Ford and the University of Michigan gave a virtual tour Tuesday of a sparkling new $75 million robotics building on campus where students will work in labs on three floors below a floor devoted to Ford robotics and mobility research.
About 100 Ford roboticists and autonomous vehicle researchers will work on the fourth floor of the 134,000-square foot Ford Motor Company Robotics Building, while the lower three floors will house custom U-M research labs for robots that fly, walk, roll and augment the human body.
Ford CTO Ken Washington told reporters that Ford is “not closing the door to any possible focus” for the research that Ford does at the facility. He suggested there could be room for developing ways to make machines like prosthetics more durable. Also, he suggested Ford wants a “broader” definition of robots for manufacturing and “possibly aerial” technologies.
However, he said Ford will primarily use the research to focus on assisted driving technologies for retail vehicle customers and ways to use robotics in commercial vehicles used in making deliveries and other services.
“We’re open to any creative collision outcomes that might materialize” with interactions between Ford engineers and students, Sherwood added. Ford employees at the site won’t be required to teach students but will be allowed to do so.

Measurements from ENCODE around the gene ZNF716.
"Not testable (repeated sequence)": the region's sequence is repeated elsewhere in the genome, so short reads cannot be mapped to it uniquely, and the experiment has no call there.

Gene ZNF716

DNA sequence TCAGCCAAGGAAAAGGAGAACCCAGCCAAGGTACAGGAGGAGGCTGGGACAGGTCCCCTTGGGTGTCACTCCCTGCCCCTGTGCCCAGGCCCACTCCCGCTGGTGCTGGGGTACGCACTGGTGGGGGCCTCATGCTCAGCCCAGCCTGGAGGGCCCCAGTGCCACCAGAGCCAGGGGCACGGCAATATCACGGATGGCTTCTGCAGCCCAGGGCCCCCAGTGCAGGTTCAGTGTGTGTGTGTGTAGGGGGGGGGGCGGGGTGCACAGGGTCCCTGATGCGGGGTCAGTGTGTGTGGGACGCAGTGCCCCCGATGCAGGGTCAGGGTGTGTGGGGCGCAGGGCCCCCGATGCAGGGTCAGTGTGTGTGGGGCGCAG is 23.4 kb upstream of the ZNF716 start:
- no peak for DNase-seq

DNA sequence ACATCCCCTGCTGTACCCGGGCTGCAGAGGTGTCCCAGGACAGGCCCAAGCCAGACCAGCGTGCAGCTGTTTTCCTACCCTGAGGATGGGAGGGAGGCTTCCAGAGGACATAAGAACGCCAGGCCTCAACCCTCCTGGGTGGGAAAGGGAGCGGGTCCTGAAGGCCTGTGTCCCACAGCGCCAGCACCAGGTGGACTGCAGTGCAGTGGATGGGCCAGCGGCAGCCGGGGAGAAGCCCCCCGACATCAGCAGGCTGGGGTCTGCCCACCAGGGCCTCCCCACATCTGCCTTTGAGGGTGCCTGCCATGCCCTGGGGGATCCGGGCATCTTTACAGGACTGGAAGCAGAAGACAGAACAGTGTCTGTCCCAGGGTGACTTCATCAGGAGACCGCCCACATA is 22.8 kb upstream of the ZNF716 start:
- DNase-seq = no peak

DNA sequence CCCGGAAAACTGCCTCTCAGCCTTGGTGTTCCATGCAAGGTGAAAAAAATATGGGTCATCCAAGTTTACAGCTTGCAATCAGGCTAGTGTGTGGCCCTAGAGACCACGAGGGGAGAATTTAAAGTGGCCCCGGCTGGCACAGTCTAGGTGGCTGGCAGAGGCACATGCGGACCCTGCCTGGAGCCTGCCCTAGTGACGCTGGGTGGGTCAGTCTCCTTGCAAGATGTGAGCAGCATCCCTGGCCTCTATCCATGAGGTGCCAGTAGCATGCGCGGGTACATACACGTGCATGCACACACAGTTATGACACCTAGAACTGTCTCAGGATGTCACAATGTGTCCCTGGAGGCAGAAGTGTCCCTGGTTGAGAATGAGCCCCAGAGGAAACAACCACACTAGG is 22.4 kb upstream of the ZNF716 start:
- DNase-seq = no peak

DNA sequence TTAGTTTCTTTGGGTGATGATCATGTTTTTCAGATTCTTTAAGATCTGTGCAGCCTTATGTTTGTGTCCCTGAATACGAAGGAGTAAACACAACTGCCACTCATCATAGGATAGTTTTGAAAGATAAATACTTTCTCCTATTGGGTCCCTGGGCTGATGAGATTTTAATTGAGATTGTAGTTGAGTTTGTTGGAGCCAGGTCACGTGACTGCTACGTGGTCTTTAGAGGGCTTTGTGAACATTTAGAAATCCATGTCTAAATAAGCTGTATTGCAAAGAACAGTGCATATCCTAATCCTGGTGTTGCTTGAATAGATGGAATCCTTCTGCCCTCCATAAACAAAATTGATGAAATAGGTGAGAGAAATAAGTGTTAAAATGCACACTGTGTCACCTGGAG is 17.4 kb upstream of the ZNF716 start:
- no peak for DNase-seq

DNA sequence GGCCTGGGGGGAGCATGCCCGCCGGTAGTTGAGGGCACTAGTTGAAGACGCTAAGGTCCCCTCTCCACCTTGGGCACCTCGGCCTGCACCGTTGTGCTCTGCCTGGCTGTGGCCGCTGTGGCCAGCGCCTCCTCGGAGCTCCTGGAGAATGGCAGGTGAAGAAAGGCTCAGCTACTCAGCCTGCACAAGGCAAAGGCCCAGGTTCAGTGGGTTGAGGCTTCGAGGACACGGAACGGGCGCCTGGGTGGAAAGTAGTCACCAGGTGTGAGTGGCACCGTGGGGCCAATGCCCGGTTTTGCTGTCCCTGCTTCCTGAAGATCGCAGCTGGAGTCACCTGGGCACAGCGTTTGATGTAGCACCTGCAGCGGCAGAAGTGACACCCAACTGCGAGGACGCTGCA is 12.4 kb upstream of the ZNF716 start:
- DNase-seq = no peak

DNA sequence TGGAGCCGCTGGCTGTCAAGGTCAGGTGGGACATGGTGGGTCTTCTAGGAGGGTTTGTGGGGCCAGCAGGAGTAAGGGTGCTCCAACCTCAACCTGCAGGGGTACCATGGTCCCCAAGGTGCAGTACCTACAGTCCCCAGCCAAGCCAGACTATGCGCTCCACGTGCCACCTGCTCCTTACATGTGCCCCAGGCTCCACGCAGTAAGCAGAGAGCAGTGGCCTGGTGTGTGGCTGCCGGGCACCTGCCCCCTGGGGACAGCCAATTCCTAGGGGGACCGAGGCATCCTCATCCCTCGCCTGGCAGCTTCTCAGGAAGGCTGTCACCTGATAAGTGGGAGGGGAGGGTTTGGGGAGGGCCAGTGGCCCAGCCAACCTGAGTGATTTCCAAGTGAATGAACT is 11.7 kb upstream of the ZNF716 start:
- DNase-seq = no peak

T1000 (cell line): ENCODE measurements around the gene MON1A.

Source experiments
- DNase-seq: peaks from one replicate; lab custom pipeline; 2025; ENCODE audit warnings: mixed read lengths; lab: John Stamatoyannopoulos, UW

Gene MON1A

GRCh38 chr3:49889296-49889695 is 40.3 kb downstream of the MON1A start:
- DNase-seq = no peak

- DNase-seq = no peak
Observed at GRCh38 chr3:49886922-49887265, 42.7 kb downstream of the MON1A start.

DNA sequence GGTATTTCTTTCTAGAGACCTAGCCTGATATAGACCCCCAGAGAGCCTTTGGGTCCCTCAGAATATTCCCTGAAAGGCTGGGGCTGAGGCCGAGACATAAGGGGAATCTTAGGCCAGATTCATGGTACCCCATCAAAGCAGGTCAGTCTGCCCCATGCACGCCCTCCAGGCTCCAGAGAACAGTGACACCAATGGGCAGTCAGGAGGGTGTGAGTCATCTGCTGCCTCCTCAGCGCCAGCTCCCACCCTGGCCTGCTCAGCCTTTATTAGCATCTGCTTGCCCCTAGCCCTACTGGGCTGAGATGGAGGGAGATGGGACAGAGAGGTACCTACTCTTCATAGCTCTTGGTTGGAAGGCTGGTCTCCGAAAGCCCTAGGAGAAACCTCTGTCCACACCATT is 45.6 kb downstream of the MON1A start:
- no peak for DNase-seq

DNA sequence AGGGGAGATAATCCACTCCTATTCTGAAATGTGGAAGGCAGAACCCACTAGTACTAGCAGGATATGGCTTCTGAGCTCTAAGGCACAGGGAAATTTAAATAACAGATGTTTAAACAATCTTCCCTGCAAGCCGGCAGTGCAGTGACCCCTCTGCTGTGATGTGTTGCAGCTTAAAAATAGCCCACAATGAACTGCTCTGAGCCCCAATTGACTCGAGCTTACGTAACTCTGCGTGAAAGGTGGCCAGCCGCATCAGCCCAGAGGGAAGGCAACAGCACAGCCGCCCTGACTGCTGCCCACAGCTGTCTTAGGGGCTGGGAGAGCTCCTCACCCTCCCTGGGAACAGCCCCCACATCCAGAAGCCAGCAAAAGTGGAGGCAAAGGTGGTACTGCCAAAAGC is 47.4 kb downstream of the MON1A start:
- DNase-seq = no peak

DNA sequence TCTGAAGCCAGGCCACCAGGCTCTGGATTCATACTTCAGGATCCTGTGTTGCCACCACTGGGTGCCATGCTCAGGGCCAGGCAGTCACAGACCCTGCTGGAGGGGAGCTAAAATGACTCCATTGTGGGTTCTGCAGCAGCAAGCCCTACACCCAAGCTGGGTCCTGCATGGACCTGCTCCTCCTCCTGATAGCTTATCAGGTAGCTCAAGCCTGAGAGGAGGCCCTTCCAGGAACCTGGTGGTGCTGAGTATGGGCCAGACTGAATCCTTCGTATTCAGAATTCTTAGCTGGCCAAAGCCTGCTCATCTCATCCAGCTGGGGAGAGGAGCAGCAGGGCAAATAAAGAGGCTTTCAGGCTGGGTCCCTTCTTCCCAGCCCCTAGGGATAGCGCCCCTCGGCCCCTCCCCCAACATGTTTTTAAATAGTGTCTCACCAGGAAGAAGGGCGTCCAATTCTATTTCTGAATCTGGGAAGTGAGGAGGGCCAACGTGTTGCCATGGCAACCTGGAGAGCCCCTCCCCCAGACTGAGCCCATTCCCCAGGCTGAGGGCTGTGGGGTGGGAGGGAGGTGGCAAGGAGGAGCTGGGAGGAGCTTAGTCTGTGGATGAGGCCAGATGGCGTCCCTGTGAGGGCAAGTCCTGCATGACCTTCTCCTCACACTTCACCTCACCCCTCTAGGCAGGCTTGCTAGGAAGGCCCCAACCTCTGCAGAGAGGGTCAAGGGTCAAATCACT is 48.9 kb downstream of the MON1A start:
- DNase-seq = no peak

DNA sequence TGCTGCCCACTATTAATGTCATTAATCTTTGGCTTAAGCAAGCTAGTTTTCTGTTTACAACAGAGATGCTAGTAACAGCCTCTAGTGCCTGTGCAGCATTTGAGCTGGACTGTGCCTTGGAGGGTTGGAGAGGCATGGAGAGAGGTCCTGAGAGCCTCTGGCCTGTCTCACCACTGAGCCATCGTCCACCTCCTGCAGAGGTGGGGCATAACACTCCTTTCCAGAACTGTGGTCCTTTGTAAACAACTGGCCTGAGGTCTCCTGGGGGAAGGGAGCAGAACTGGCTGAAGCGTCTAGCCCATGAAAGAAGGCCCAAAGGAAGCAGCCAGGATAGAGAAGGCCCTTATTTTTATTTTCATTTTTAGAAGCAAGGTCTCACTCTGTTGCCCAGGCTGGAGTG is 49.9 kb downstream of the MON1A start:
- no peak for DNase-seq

“This is really a central part in our playbook committed to modernizing the company everywhere as we go to market,” Sherwood said. “We have to bring new services and experiences that are delighting customers. This includes retail and commercial vehicles, integrating robotics.”
For U-M, the new building brings together researchers from 23 differ buildings and ten top -10 programs. A 30-mph treadmill will be used to test disaster response robots and a stair-stepped robot playground will test other robots aided by AI. Biomed engineers will have access to earthquake platforms to help develop lighter-weight prosthetic legs.
Ford engineers will be able to take AVs from robotic computer simulations to on-road testing at U-M’s proving ground a mile away.